How long is a standard non-compete agreement in the United States? Although the job market is more and more uncertain and unpredictable, experts say non-compete agreements are becoming increasingly common. As the competition becomes greater and the economy becomes more technology-oriented, employers are more and more concerned about protecting their intellectual property rights and know-how.
A non-compete agreement is a contract between an employee and an employer in which the employee is prohibited to enter into competition with the employer after the termination of their contractual relationship. Such an agreement prevents employees from entering into markets or professions considered to be in direct competition with the employer.
Noncompete agreements are enforced when a relationship between an employer and employee ends and the employer wishes to prevent the employee from competing against them in their next position, whether working for a competitor in the same market or starting up another business in the same field.
When courts are analyzing the reasonableness of a non-compete agreement, they take into consideration multiple factors such as the length of the non-compete restriction, the geographical area, the scope of the non-compete agreement and the consideration given in exchange for the restriction.
However, there is no definition for a “standard non-compete agreement duration.” There is no such standard duration. When looking at the duration, courts analyze all the circumstances and they analyze the duration in conjunction with other factors. For instance, if the non-compete agreement is designed to protect valuable information, the non-compete agreement would probably be reasonable for the time period that specific information has value. Usually, courts do ban lifetime non-compete agreements because this would be against the rights of the employee and would hurt competition.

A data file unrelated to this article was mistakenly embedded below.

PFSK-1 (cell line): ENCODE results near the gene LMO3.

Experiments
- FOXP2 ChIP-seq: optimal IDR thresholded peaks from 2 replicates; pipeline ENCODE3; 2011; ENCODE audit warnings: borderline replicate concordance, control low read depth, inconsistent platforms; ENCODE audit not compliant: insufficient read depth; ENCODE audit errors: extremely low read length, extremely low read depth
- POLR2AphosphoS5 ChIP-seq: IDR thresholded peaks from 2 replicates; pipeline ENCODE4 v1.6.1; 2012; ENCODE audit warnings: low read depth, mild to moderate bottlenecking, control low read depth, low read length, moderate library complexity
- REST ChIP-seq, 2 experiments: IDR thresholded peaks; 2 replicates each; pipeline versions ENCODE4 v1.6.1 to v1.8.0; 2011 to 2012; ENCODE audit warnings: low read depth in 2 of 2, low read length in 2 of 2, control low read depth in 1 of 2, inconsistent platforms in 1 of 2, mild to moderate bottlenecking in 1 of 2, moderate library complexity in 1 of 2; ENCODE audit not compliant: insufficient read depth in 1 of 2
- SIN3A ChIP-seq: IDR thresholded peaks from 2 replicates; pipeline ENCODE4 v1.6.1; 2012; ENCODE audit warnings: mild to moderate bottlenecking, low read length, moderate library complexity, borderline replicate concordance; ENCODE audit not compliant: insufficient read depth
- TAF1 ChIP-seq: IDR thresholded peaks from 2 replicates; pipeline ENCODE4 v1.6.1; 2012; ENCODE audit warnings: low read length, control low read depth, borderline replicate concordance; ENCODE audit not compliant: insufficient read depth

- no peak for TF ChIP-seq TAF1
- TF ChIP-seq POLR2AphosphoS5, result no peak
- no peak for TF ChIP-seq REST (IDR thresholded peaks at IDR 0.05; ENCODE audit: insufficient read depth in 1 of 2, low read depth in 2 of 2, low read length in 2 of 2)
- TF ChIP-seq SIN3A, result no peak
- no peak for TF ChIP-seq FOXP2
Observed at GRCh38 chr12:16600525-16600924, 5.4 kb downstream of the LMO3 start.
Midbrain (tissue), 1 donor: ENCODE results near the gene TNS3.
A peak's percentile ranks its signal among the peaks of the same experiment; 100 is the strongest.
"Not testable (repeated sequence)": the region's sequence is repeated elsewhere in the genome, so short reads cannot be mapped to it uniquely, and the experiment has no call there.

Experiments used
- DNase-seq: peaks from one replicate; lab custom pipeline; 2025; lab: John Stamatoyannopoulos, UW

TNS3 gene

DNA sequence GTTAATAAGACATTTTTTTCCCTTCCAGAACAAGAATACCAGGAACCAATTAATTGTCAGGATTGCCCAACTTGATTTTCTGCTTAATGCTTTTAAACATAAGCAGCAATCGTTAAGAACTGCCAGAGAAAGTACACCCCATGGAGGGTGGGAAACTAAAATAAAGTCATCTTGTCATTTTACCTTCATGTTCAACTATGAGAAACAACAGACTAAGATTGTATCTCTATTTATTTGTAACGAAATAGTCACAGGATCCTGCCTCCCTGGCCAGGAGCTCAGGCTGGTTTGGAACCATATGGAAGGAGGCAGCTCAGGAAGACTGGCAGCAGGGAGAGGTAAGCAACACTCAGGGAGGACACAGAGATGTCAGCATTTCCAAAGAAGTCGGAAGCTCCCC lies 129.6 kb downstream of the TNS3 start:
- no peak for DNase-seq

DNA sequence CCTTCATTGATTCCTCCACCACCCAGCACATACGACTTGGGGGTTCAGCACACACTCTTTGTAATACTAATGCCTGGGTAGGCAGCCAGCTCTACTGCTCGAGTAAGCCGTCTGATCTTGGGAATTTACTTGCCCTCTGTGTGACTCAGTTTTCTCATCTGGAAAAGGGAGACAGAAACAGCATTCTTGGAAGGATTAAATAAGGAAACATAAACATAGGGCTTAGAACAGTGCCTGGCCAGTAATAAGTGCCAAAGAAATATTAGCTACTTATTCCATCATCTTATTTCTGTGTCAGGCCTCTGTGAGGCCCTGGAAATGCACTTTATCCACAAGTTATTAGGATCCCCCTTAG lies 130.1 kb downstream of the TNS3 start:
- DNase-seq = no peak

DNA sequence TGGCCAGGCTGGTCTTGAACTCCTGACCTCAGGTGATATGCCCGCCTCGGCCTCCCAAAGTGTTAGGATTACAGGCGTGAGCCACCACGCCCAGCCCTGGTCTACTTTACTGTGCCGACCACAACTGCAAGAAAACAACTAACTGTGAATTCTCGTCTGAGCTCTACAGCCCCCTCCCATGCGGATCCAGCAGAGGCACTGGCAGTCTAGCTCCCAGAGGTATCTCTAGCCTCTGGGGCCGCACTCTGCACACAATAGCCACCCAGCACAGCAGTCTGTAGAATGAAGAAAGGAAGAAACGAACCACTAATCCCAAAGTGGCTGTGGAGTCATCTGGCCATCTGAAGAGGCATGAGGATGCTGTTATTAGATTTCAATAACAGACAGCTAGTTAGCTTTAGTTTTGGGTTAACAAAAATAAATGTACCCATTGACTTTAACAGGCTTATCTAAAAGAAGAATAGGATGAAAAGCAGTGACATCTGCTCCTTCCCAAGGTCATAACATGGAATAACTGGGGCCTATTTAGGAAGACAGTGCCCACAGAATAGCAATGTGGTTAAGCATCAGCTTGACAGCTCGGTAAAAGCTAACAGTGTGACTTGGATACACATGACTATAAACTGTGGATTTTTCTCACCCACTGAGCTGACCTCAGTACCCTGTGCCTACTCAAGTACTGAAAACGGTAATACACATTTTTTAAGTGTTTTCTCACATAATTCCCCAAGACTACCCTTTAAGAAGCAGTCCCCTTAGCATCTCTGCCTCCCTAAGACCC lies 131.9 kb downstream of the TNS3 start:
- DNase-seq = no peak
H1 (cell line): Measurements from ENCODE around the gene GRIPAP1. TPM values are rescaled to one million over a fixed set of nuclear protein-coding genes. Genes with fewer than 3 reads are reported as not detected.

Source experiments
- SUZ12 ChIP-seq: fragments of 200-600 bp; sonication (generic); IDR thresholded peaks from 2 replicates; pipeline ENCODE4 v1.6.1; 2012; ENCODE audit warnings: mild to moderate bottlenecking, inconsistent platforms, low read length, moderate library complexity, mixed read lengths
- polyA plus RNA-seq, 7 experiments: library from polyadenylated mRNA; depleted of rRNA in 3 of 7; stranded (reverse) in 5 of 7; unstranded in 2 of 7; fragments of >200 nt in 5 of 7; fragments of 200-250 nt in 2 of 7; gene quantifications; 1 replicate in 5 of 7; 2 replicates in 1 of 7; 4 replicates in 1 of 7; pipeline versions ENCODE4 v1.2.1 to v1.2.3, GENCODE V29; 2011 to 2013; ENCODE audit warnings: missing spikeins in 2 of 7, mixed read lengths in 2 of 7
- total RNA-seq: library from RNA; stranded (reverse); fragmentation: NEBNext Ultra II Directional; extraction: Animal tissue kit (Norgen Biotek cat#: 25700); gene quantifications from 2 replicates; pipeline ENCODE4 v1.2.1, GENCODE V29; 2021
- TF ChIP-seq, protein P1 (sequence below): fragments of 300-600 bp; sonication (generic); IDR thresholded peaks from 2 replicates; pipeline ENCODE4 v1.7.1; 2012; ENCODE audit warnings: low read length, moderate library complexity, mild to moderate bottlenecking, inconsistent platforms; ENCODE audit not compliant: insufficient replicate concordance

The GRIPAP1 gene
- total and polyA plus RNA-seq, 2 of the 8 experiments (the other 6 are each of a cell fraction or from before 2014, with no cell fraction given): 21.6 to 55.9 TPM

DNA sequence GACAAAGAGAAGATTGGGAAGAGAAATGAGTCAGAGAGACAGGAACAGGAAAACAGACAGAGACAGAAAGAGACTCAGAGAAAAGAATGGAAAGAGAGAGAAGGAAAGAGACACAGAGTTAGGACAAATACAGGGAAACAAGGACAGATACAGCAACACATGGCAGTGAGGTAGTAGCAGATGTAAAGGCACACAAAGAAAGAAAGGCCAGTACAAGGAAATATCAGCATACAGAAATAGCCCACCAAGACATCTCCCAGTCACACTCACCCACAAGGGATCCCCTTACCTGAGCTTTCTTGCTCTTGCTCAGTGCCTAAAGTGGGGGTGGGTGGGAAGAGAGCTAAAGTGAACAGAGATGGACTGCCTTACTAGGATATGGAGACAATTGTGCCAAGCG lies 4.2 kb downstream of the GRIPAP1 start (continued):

In order to enforce a non-compete clause, a plaintiff (who generally is the employer) has to demonstrate that the enforcement is sought for protection of their legitimate interest. As a result, a court will likely refuse to enforce an agreement that prohibits an employee from competing for the rest of his or her life. However, in many industries, a non-compete with a duration of 6-months will be considered reasonable, and therefore enforceable. The balance test that the courts use must show that the duration of the agreement does not exceed the time reasonably necessary to protect the employer’s legitimate business interests.
Currently in the United States there is a growing movement against the recognition and enforceability of non-compete agreements. And even in the states that still do recognize and enforce non-compete agreements, courts have set up particular rules that need to be followed in order for such an agreement to be enforceable. For example, governor of Washington State signed a law barring non-compete agreements for anyone who is making less than $100,000 annually. On the other hand, under California law, non-compete agreements are not enforceable. The law recognizes a non-compete agreement in limited circumstances such as prohibiting former employees to solicit customers or other employees away from the former employer. In North Dakota, non-compete agreements are not likely to be enforceable; with the narrow exception in which such an agreement would occur in connection with the sale of a business or the dissolution of a partnership.
For legal advice regarding the recognition and enforcement of a non-compete agreement in a specific state and circumstance, contact us, your business attorney in Florida.
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